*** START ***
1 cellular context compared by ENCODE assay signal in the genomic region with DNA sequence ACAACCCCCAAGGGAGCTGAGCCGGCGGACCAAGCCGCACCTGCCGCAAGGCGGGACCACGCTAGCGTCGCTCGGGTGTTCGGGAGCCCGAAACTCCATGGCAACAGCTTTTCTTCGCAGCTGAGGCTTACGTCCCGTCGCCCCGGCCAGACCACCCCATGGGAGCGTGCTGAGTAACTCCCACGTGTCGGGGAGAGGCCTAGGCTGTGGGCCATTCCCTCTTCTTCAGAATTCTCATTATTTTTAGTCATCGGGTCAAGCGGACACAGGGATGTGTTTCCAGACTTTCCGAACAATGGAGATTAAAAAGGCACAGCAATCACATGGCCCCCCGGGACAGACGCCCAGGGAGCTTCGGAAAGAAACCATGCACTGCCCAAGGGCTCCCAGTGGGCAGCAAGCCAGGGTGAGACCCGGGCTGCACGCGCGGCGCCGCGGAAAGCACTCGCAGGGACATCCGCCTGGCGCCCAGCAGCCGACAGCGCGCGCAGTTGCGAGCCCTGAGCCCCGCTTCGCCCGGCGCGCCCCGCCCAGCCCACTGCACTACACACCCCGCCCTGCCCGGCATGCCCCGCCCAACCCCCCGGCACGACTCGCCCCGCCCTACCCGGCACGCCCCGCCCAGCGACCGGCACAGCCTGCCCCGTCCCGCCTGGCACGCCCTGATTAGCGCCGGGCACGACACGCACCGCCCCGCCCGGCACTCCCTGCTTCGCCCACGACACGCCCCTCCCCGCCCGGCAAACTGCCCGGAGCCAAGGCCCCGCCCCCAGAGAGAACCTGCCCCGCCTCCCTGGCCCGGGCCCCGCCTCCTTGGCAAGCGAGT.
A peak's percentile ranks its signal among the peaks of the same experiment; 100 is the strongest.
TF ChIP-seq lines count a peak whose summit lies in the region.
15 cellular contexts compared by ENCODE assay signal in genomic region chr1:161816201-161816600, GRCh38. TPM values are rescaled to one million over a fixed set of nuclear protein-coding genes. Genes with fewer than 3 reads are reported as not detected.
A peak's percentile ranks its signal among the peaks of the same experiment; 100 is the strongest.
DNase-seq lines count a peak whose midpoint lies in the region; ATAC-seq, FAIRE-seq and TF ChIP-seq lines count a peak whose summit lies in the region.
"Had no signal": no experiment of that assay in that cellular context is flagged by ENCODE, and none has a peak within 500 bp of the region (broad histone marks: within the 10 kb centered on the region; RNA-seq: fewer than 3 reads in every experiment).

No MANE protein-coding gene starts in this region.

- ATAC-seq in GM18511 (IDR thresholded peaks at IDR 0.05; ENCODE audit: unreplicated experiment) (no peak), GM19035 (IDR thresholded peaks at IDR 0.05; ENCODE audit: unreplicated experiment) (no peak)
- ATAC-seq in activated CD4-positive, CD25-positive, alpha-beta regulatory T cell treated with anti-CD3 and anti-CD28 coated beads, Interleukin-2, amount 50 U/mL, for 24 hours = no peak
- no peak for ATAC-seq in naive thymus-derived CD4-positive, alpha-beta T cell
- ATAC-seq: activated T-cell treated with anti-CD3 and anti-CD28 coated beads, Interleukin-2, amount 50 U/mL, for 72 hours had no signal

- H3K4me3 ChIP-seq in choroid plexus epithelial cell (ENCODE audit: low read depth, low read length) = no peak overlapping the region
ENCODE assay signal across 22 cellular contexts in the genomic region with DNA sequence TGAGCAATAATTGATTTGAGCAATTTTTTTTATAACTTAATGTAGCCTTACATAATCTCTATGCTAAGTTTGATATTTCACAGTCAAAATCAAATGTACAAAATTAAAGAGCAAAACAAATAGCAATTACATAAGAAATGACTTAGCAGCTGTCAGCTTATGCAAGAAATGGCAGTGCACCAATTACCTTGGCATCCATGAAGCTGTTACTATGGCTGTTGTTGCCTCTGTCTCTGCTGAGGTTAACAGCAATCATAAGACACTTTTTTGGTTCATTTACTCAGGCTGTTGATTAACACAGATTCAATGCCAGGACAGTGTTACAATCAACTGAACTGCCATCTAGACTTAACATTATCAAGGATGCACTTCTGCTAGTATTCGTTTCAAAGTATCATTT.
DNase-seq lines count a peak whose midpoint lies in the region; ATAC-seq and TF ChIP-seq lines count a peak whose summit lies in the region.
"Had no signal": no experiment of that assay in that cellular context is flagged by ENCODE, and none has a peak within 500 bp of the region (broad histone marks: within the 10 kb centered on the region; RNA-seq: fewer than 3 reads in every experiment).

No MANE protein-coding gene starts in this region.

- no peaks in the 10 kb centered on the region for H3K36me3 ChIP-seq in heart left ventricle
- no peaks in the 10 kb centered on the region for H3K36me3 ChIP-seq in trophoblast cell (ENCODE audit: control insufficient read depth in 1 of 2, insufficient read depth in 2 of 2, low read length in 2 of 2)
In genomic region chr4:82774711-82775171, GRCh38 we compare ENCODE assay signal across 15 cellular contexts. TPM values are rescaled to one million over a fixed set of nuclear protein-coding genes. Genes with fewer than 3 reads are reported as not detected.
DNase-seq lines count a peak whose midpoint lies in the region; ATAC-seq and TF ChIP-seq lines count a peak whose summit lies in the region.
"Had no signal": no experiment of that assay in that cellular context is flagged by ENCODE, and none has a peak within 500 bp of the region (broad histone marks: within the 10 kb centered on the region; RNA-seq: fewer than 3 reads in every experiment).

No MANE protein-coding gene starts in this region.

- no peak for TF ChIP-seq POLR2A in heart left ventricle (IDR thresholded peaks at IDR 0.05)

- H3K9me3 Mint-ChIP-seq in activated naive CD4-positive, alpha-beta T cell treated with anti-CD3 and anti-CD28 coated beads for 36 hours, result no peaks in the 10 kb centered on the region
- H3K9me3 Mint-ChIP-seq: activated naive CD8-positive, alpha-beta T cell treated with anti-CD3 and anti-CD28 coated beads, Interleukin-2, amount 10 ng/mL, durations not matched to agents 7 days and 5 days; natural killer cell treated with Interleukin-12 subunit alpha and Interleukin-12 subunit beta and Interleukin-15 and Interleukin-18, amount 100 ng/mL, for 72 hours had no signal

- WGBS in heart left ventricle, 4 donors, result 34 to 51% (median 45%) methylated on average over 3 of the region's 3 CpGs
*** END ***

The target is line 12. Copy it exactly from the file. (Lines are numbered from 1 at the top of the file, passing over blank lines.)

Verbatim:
- ATAC-seq: activated T-cell treated with anti-CD3 and anti-CD28 coated beads, Interleukin-2, amount 50 U/mL, for 72 hours had no signal